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Exercise advice: shoulder pain

This page provides general information about shoulder pain and simple exercises that may help:

How does the shoulder work?

The shoulder is the most mobile joint in the body.

The main shoulder joint is a ball-and-socket joint, which allows a very wide range of movement.

The joint is surrounded by a tough fibrous sleeve called the capsule, which helps to hold the joint together.

A group of four muscles and their tendons make up the rotator cuff, which controls movement and also helps to hold the joint together.

There’s another smaller joint where the top of the shoulder blade meets the collarbone.

File 148603

What causes shoulder pain?

There are many causes of shoulder pain, but most cases will only affect a small area and are relatively short-lived. Shoulder pain may also be part of a general condition such as rheumatoid arthritis or osteoarthritis.

Shoulder pain isn’t always caused by a problem in the shoulder joint – problems in the neck can cause pain that’s felt over the shoulder blade or in the upper outer arm.

What can be done to help?

If your pain has a particular cause, like arthritis, treating that condition may help. Following the self-help tips and exercises here will also help, but if your pain isn’t improving after about 2 weeks then you should speak to your GP.

Medication

Painkillers such as paracetamol and ibuprofen may help and you should use them if you need to. It’s important that you take them regularly and at the recommended dose to help you control the pain and allow you to continue exercising. Don’t wait until your pain is severe before taking painkillers. You can also rub antiinflammatory cream directly onto the painful area.

You shouldn’t take ibuprofen or aspirin if you’re pregnant or have asthma, indigestion or an ulcer until you’ve spoken to your doctor or pharmacist. Medication can have side-effects so you should read the label carefully and check with your pharmacist if you have any queries.

Physiotherapy

If your shoulder pain is affecting your activity and is persisting, ask your GP about referral to a physiotherapist. Physiotherapy can help you to manage pain and improve your strength and flexibility. A physiotherapist can provide a variety of treatments, help you understand your problem and get you back
to your normal activities.

Rest and exercise

Aim for a balance between rest and activity to prevent the shoulder from stiffening. Pace yourself to start with and try to do a bit more each day. Try to avoid movements that are most painful, especially those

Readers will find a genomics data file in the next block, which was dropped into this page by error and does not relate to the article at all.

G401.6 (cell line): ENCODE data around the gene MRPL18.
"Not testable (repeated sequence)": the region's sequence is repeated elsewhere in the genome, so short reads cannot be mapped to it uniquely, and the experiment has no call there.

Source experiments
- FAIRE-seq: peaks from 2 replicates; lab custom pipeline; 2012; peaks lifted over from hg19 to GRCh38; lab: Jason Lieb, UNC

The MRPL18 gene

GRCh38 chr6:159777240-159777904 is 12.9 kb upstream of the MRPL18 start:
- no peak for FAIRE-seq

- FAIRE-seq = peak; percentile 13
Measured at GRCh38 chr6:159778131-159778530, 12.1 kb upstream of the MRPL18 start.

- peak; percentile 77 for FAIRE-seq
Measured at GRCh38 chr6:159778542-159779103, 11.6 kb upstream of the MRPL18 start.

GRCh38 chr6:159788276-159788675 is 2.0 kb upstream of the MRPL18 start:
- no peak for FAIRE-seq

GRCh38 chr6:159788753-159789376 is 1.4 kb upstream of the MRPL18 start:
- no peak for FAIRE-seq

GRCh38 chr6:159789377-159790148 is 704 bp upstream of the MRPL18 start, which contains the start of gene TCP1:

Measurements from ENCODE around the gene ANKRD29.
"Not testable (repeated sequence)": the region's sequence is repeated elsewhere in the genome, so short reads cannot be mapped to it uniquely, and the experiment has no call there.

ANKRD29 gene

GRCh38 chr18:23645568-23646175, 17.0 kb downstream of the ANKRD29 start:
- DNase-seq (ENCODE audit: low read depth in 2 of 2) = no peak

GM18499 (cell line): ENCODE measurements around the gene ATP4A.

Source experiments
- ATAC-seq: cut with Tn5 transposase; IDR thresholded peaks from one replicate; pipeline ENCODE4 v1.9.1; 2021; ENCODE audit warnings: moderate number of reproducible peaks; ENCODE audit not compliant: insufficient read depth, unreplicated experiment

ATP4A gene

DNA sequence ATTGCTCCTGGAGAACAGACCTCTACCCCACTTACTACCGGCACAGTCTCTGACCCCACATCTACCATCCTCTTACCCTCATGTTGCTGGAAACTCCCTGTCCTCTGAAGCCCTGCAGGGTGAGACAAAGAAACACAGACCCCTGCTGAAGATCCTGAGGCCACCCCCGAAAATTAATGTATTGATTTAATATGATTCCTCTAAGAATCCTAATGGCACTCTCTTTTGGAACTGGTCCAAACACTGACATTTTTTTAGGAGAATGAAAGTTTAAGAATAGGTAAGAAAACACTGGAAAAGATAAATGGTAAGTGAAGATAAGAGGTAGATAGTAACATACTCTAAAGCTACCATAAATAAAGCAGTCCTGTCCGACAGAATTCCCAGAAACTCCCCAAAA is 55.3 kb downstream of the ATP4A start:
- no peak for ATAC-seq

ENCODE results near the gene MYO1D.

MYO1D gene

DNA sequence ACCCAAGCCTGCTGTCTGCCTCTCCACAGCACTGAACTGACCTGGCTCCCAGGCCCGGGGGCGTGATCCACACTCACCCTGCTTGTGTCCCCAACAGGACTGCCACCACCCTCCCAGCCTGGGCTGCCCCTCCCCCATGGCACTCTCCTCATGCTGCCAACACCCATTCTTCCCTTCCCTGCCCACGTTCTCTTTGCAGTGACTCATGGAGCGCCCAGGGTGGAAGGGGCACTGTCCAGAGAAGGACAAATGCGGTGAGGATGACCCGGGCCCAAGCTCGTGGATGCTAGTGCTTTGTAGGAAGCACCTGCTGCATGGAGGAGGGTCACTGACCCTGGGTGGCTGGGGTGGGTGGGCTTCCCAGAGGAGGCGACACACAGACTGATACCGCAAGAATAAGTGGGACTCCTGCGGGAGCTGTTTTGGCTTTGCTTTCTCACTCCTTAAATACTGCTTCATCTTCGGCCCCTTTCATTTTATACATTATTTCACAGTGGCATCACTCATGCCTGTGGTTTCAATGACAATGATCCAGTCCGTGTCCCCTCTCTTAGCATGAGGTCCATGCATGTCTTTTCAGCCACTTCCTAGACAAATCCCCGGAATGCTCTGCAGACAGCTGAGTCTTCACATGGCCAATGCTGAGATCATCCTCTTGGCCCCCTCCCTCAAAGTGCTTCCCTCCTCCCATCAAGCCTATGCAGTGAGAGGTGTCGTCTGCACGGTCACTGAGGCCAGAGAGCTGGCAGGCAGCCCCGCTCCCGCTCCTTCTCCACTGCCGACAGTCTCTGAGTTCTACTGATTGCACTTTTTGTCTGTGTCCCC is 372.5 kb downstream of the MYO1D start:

that hold your arm away from your body and above shoulder height. It’s important to remain active, even if you have to limit how much you do.

Posture

Don’t sit leaning forwards with your arm held tightly by your side. This position can make the problem worse, especially if some of the pain is coming from your neck. When sitting, keep a pillow or cushion behind your lower back with your arm supported on a cushion on your lap.

Reducing the strain

When raising your arm or lifting objects, reduce the strain or pull on your shoulder by:

  • keeping your elbow bent and in front of your body
  • keeping your palm facing the ceiling.

To lower your arm, bend your elbow, bringing your hand closer to your body.

Your pain should ease within 2 weeks and you should recover over approximately a 4–6 week period.

You should carry on with the exercises overleaf for at least 6–8 weeks to help prevent symptoms returning.

If you have severe pain or your symptoms haven’t improved after 2 weeks, contact your doctor.

Simple exercises

Pendulum exercise

File 148605Stand with your good hand resting on a chair.

Let your other arm hang down and try to swing it gently backwards and forwards and in a circular motion.

Repeat about 5 times.

Try this 2–3 times a day.

Shoulder stretch

File 148606Stand and raise your shoulders.

Hold for 5 seconds.

Squeeze your shoulder blades back and together and hold for 5 seconds.

Pull your shoulder blades downward and hold for 5 seconds.

Relax and repeat 10 times.

 

 

Door lean

File 148609Stand in a doorway with both arms on the wall slightly above your head.

Slowly lean forward until you feel a stretch in the front of your shoulders.

Hold for 15–30 seconds.

Repeat 3 times.

This exercise isn’t suitable if you have a shoulder impingement.

 

 

 

 

Door press

File 148611a) Stand in a doorway with your elbow bent at a right angle and the back of your wrist against the door frame.

Try to push your arm outwards against the door frame.

Hold for 5 seconds.

Do 3 sets of 10 repetitions on each side.

 

 

 

b) Use your other arm and, still with your elbow at a right angle, push your palm towards the door frame.

Hold for 5 seconds.

Do 3 sets of 10 repetitions on each side.

 

 

Summary

  • Most cases of shoulder pain aren’t caused by anything serious and will ease within 2 weeks.
  • You can take painkillers to ease pain. Taking them before exercise can help you stay active without causing extra pain.
  • Using an ice pack, learning how to protect your joints and being aware of your posture will help cases of shoulder pain.
  • Try the exercises suggested here to help ease pain and prevent future symptoms.

PDF version

To make it easier for you to print these exercises we have created a PDF version, suitable for home printing.

Acknowledgements

File 146793This content has been authorised for use by Arthritis Research UK.

Video exercises to help with shoulder pain

Having read this advice sheet, these videos may help you to follow the exercises.

More health advice

See our guides on:

Links

Last revised on

9 November 2015
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